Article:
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NIS seeks tenants’ personal details from landlords in new Bill


Landlords and property owners will be required to keep a registry of tenants under a proposed law that is likely to raise further concerns about surveillance by State security agencies.

The tenants’ registry, which can be made available to the State, will contain personal details such as names, postal addresses, phone numbers and e-mails.

The National Intelligence Service (NIS) lobbied the National Assembly’s Administration and National Security committee to include the requirement of the registry in the Narcotics, Drugs and Psychotropic Substances (Control) Amendment Bill.

Landlords will also be expected to conduct due diligence or background checks on their tenants to include their employment station and home country to allow easy tracking.

The Bill is headed for second reading in the National Assembly.

Although the tenants’ registry is fronted as a weapon against drug lords, it will provide the NIS and the police with background details of the nearly five million Kenyans that lease home and office space.

Property owners in breach of keeping the records and conducting background checks on their tenants face a fine of Sh1 million or two years in jail in the legal changes that will raise privacy concerns.

“Every owner, occupier or persons concerned with management of any premises, shall keep a register in his premises and shall enter the name and address of every tenant and occupier who occupies the premise,” said the committee in amendments to the Bill.

“The rational of the new section is to provide for landlords and owners of buildings to conduct due diligence on their tenants and occupiers of their premises.”

According to the 2019 Population and Housing Census, 4.66 million households reported living in rented dwellings.

The push for a tenants’ registry comes at a time when the State is seeking to boost its surveillance of communications that it believes could breach national security.

A separate Bill before Parliament is amending the Official Secrets Act of 1968 to make it compulsory for anyone who owns a mobile phone or a communication gadget to provide information on persons and data that the State is pursuing for national security breaches.

Kenyans face a fine of Sh1 million for refusing to disclose SMSs, emails and WhatsApp messages that the government believes breach national security if Parliament adopts the proposed law.

Besides introducing the Sh1 million fine, the Bill seeks to clarify terms used in the current law that was passed over 50 years ago to reflect the changes that match trends in the telecommunications industry.

For example, the proposed law introduces ‘telecommunications apparatus’ that will replace ‘telegrams apparatus’— a term that was used before the widespread use of text messages, WhatsApp and emails.

Intelligence operatives are increasingly using secret surveillance programmes to spy on emails and social media activity, and collect data on telephone calls.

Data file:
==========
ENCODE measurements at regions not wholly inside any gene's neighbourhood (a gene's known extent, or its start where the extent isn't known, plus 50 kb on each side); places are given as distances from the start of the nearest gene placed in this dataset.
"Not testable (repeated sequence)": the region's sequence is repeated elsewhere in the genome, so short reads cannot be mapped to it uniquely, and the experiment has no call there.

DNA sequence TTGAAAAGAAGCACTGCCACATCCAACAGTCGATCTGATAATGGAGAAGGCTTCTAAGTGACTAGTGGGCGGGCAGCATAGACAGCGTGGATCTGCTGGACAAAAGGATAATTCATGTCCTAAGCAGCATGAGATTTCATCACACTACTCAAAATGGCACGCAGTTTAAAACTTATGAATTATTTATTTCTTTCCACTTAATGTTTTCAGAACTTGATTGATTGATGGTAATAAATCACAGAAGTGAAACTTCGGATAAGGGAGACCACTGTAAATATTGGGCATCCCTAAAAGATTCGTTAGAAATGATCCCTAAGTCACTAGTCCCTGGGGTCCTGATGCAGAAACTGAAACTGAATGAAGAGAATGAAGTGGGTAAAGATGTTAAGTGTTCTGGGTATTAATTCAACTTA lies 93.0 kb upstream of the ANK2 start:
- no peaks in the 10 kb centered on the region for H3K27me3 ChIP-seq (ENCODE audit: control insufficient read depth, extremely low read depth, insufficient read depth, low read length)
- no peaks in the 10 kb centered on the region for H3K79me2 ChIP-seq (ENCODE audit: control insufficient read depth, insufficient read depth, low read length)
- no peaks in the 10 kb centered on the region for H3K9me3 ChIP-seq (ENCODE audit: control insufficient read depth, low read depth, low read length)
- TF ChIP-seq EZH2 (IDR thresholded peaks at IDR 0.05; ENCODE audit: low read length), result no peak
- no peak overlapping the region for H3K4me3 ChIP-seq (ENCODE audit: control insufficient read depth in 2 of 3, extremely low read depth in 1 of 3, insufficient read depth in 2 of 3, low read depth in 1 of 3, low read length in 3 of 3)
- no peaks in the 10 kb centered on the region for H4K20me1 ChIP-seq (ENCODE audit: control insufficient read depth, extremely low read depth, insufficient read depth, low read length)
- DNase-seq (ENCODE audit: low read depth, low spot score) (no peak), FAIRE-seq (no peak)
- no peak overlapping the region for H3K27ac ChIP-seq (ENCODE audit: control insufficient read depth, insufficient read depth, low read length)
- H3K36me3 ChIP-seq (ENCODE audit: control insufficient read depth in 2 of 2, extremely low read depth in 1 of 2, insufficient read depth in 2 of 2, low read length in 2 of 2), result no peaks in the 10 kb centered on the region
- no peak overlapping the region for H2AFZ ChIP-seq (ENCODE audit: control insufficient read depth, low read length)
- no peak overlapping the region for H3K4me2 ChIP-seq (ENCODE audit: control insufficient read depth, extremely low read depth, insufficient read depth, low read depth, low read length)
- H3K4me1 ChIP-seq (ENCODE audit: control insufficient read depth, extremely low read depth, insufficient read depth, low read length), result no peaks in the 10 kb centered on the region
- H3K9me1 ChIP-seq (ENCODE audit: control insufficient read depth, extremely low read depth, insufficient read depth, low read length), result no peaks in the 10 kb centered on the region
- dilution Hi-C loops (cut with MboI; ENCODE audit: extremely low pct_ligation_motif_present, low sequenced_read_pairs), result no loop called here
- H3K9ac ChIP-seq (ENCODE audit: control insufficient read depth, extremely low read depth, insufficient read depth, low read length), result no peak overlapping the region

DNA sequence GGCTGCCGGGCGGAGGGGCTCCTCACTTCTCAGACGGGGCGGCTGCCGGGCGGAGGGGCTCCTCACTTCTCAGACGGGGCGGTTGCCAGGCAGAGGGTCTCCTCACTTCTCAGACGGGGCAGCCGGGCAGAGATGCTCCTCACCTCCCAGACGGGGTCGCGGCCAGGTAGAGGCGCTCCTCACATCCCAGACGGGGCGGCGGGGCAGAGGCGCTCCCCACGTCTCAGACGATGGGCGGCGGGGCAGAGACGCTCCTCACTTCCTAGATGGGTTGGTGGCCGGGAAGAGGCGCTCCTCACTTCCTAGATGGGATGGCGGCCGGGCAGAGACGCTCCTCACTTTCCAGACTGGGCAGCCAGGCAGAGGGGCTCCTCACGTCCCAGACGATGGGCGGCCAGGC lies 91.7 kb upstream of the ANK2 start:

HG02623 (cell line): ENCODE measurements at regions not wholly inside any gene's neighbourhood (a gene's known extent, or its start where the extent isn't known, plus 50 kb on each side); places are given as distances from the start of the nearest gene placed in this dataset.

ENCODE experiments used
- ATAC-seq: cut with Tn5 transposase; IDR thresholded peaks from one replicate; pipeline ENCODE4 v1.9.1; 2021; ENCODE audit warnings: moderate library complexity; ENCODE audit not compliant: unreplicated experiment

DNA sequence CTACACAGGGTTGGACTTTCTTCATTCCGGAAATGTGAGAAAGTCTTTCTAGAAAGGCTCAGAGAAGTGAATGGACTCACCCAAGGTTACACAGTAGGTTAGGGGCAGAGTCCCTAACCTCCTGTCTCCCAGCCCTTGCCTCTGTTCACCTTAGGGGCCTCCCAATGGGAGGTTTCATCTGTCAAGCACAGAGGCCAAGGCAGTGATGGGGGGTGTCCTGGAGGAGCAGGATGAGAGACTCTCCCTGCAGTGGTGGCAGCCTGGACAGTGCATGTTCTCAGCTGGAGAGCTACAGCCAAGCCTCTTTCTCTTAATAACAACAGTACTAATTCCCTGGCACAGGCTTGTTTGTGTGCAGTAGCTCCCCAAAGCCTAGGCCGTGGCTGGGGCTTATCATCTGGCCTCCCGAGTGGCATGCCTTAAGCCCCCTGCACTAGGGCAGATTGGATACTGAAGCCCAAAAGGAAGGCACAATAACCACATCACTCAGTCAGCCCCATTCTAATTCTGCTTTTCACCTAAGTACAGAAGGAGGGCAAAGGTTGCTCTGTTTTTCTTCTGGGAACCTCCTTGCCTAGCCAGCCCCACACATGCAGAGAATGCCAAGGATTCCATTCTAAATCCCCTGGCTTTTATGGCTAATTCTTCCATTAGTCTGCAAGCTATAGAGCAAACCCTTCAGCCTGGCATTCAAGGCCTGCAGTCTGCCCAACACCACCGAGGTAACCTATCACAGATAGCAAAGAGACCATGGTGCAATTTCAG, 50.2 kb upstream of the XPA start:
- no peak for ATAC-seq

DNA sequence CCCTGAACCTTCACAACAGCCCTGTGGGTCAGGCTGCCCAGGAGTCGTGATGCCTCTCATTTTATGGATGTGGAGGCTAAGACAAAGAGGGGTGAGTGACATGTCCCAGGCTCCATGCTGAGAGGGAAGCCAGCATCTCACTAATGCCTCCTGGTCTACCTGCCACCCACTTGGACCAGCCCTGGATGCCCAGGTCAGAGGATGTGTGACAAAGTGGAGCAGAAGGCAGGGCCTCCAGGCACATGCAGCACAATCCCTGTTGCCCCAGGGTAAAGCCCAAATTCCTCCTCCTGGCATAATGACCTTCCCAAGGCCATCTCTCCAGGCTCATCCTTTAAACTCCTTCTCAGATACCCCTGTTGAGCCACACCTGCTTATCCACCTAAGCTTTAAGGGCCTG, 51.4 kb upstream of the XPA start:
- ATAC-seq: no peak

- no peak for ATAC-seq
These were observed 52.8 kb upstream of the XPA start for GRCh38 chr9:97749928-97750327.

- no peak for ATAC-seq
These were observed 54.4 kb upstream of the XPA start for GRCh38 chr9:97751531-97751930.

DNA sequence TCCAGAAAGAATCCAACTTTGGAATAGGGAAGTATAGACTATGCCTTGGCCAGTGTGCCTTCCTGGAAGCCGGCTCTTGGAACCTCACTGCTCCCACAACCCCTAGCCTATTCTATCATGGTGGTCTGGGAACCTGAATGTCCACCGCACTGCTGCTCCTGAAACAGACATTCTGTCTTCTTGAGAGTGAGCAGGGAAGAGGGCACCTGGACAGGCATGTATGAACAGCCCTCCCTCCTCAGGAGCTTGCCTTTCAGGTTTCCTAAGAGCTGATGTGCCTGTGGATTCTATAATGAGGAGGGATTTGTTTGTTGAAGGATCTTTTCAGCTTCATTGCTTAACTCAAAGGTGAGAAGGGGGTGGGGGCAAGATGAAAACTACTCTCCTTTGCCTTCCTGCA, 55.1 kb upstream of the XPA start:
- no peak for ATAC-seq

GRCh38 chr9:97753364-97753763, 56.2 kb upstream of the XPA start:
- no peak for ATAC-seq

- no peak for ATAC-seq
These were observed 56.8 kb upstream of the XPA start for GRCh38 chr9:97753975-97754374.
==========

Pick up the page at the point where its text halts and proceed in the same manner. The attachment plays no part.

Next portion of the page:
Crimes that are considered a threat to national security include smuggling of drugs and weapons like guns that are shipped in from neighbouring countries entangled in civil wars.

Lawmakers have also backed a number of a new sections to be inserted in the Narcotics, Drugs and Psychotropic Substances (Control) Amendment Bill to enhance penalties of the offences of trafficking narcotic drugs.

The MPs agreed with majority of NIS recommendations that will heavily punish property owners who allow their premises to be used as stations for manufacture and trading in drugs.

Tenants, landlords and property managers face a fine not less than Sh20 million or a term of imprisonment of not less than 10 years or both if their premises are used for drugs manufacture and trading.

The committee chaired by Kiambaa MP Paul Koinange wants the Bill amended to have a law enforcement officer or a public officer who works at various exit and entry points face a Sh20 million fine or 20 years in prison for aiding trafficking of narcotics.

The committee has backed the imposition of hefty fines of up to Sh50 million or three times the value of the narcotics and 50 years in jail where one is found trafficking more than 100 grams of narcotics.

Those found peddling less than 100 grams will part with Sh30 million and serve 30 years in prison.

Individuals found with bhang or cannabis intended solely for own consumption have had a reduction of jail terms from 10 years to not more than five but will face a Sh100,000 fine.

Lawmakers have also endorsed an amendment that will see convicted drug traffickers and narcotic peddlers barred from seeking elective or appointive public office for 30 years after imprisonment.

Kenya is grappling with a rise in crimes committed through mobile phones and communication gadgets that have been blamed on weak laws.

Last year, the US flagged Kenya as a global hotspot for money laundering and a conduit of money used to fund terrorism due to insufficient legal controls.